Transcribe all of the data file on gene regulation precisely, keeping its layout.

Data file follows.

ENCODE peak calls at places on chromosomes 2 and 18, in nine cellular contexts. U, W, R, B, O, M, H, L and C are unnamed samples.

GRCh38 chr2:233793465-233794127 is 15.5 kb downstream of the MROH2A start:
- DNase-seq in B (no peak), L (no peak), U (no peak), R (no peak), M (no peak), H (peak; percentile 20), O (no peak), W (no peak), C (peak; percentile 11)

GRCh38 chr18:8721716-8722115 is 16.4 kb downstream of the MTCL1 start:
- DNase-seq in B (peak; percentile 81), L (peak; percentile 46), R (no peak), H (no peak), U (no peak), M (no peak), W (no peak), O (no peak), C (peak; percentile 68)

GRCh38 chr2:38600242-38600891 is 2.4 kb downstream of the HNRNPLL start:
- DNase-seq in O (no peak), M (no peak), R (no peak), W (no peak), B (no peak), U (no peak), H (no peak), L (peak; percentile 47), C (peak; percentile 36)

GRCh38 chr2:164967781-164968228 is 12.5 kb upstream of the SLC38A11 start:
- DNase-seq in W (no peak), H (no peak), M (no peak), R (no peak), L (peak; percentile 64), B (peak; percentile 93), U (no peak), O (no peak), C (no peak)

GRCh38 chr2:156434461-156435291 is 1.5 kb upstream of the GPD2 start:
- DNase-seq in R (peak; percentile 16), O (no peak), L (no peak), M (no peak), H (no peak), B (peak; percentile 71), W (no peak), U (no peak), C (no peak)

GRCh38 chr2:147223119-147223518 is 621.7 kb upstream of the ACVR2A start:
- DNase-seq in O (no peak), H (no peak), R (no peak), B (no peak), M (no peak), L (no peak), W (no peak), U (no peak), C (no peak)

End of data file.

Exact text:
ENCODE peak calls at places on chromosomes 2 and 18, in nine cellular contexts. U, W, R, B, O, M, H, L and C are unnamed samples.

GRCh38 chr2:233793465-233794127 is 15.5 kb downstream of the MROH2A start:
- DNase-seq in B (no peak), L (no peak), U (no peak), R (no peak), M (no peak), H (peak; percentile 20), O (no peak), W (no peak), C (peak; percentile 11)

GRCh38 chr18:8721716-8722115 is 16.4 kb downstream of the MTCL1 start:
- DNase-seq in B (peak; percentile 81), L (peak; percentile 46), R (no peak), H (no peak), U (no peak), M (no peak), W (no peak), O (no peak), C (peak; percentile 68)

GRCh38 chr2:38600242-38600891 is 2.4 kb downstream of the HNRNPLL start:
- DNase-seq in O (no peak), M (no peak), R (no peak), W (no peak), B (no peak), U (no peak), H (no peak), L (peak; percentile 47), C (peak; percentile 36)

GRCh38 chr2:164967781-164968228 is 12.5 kb upstream of the SLC38A11 start:
- DNase-seq in W (no peak), H (no peak), M (no peak), R (no peak), L (peak; percentile 64), B (peak; percentile 93), U (no peak), O (no peak), C (no peak)

GRCh38 chr2:156434461-156435291 is 1.5 kb upstream of the GPD2 start:
- DNase-seq in R (peak; percentile 16), O (no peak), L (no peak), M (no peak), H (no peak), B (peak; percentile 71), W (no peak), U (no peak), C (no peak)

GRCh38 chr2:147223119-147223518 is 621.7 kb upstream of the ACVR2A start:
- DNase-seq in O (no peak), H (no peak), R (no peak), B (no peak), M (no peak), L (no peak), W (no peak), U (no peak), C (no peak)